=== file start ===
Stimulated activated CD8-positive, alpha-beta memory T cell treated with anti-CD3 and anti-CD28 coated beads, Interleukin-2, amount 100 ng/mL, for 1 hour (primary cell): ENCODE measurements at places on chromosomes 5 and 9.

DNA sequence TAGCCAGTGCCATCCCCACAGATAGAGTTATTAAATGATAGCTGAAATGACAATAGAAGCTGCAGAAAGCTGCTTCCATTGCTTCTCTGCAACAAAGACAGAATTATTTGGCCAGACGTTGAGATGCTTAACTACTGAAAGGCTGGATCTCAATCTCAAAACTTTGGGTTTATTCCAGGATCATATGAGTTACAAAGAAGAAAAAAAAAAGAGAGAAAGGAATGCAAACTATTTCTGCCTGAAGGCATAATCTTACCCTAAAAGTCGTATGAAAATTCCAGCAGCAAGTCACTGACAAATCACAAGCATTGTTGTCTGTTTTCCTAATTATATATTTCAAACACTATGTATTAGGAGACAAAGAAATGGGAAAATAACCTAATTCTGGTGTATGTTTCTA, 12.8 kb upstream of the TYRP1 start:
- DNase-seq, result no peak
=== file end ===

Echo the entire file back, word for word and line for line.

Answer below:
Stimulated activated CD8-positive, alpha-beta memory T cell treated with anti-CD3 and anti-CD28 coated beads, Interleukin-2, amount 100 ng/mL, for 1 hour (primary cell): ENCODE measurements at places on chromosomes 5 and 9.

DNA sequence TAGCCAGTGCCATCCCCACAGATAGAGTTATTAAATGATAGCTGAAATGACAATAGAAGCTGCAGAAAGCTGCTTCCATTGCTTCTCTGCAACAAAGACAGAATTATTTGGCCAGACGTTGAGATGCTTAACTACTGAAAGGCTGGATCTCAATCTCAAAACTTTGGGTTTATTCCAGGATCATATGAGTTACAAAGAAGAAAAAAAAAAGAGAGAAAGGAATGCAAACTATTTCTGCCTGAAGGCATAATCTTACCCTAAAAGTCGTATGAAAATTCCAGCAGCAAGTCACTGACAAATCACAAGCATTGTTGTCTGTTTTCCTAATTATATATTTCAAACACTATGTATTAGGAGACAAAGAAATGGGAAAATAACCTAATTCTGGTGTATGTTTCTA, 12.8 kb upstream of the TYRP1 start:
- DNase-seq, result no peak